King hasn’t pitched since July 9, landing on the injured list with what the team initially called shoulder inflammation. That he required this procedure to address the issue is a bit discouraging, since some pitchers (most prominently Matt Harvey) never regained their effectiveness after bouts with thoracic outlet syndrome. That’s not to say TOS surgery is automatically a crushing blow, however. As one example, the Diamondbacks’ Merrill Kelly underwent a thoracic outlet procedure last September and has been durable (aside from a battle with COVID-19) and essentially as productive this season as he’d been in years prior.
The Rangers have had a below-average relief group this season, but King had been a bright spot before his injury. The southpaw frequently worked multiple innings, tossing 46 frames over 27 appearances. Despite a below-average 20.7% strikeout rate, King posted a 3.52 ERA thanks largely to his ability to keep the ball on the ground. The sinkerballer racked up grounders at a 57% clip, a top thirty mark among the 320 relievers with 20+ innings pitched.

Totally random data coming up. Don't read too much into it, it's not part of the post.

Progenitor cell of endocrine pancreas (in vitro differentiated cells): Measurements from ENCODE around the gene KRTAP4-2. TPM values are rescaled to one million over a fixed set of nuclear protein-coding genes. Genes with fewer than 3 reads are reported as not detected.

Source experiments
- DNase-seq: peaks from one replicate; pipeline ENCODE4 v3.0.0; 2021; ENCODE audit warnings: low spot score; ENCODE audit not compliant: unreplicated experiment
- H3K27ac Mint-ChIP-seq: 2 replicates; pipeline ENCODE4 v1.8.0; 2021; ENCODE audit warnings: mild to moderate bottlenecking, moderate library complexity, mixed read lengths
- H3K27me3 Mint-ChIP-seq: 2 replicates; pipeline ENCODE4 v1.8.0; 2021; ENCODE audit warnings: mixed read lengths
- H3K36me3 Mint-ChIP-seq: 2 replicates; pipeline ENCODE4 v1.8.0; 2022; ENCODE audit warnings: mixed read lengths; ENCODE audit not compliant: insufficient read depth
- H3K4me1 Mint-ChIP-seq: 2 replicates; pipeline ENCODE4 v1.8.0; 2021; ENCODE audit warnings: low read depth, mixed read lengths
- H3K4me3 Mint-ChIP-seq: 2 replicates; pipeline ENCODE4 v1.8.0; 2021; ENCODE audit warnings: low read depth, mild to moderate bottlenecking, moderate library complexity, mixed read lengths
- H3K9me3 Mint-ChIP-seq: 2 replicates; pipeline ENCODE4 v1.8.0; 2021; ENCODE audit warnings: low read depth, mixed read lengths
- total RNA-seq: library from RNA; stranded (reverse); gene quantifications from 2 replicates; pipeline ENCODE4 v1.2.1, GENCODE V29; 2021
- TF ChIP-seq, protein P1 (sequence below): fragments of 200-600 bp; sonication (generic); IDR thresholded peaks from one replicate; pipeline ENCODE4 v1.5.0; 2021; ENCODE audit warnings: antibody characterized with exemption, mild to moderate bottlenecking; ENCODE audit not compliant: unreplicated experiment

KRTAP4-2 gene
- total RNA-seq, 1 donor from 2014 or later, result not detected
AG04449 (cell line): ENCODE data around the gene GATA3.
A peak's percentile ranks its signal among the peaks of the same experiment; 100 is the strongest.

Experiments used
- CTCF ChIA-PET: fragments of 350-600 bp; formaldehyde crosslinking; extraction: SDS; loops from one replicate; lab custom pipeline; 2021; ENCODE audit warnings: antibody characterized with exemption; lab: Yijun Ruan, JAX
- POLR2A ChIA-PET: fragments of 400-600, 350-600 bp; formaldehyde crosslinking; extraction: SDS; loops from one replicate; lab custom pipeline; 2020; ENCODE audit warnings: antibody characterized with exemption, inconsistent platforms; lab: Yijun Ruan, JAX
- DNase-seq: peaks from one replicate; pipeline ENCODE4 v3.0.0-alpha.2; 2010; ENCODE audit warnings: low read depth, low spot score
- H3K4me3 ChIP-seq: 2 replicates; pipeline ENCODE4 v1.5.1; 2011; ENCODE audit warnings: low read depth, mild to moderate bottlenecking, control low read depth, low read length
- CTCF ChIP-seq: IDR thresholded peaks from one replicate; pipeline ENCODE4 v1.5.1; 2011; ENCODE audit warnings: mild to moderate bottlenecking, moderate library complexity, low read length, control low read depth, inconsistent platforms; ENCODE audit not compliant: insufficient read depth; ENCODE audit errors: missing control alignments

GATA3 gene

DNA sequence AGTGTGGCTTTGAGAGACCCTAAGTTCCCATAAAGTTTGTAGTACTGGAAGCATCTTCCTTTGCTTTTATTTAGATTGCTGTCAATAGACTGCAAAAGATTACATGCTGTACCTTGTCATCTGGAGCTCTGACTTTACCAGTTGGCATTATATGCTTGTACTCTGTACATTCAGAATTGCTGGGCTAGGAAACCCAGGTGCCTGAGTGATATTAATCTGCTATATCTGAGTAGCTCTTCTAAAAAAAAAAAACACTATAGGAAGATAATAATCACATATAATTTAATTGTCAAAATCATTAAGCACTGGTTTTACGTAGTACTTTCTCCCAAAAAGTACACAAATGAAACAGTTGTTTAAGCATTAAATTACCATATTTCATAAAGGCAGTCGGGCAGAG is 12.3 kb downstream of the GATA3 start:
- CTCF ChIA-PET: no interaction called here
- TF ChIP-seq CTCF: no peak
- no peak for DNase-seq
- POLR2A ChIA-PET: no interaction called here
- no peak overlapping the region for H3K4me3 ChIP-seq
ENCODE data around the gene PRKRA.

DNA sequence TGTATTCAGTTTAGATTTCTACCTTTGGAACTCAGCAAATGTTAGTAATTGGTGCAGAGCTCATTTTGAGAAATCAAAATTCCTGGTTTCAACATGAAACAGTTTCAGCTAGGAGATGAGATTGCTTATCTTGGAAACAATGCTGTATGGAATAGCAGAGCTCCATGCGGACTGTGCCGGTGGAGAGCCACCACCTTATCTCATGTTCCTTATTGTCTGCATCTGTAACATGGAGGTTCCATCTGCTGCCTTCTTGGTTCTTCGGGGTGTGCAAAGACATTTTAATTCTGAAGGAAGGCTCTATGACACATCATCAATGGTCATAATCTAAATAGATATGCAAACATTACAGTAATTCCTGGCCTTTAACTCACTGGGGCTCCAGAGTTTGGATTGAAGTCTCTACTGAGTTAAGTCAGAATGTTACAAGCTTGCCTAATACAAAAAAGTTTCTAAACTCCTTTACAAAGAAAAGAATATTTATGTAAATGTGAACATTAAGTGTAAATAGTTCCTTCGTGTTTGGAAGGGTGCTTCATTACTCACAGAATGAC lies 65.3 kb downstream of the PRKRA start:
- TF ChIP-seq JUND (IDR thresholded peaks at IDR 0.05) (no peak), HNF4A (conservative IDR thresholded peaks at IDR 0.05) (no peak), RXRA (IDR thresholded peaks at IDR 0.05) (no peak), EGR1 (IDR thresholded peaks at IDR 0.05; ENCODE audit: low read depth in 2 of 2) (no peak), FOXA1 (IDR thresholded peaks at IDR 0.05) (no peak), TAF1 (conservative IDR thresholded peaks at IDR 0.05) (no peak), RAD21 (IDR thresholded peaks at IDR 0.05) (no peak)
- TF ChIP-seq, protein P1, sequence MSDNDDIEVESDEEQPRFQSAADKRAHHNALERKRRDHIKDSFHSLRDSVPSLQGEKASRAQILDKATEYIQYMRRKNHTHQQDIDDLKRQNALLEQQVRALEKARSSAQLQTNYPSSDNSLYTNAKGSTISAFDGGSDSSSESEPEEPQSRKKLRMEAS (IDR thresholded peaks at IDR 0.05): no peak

That performance was impressive enough that King was initially reported to be part of the Yankees’ deadline acquisition of Joey Gallo. He was eventually removed from the deal as part of a later reshuffling, with Joely Rodríguez heading to the Bronx instead. (King was already on the IL at the time and didn’t return to pitch this season).
Assuming he’s ready for Spring Training as expected, King should have the inside track at landing a season-opening spot in the Texas bullpen. The 27-year-old isn’t slated to reach arbitration eligibility until after the 2023 campaign at the earliest, and future optional assignments could push back that timeline even further.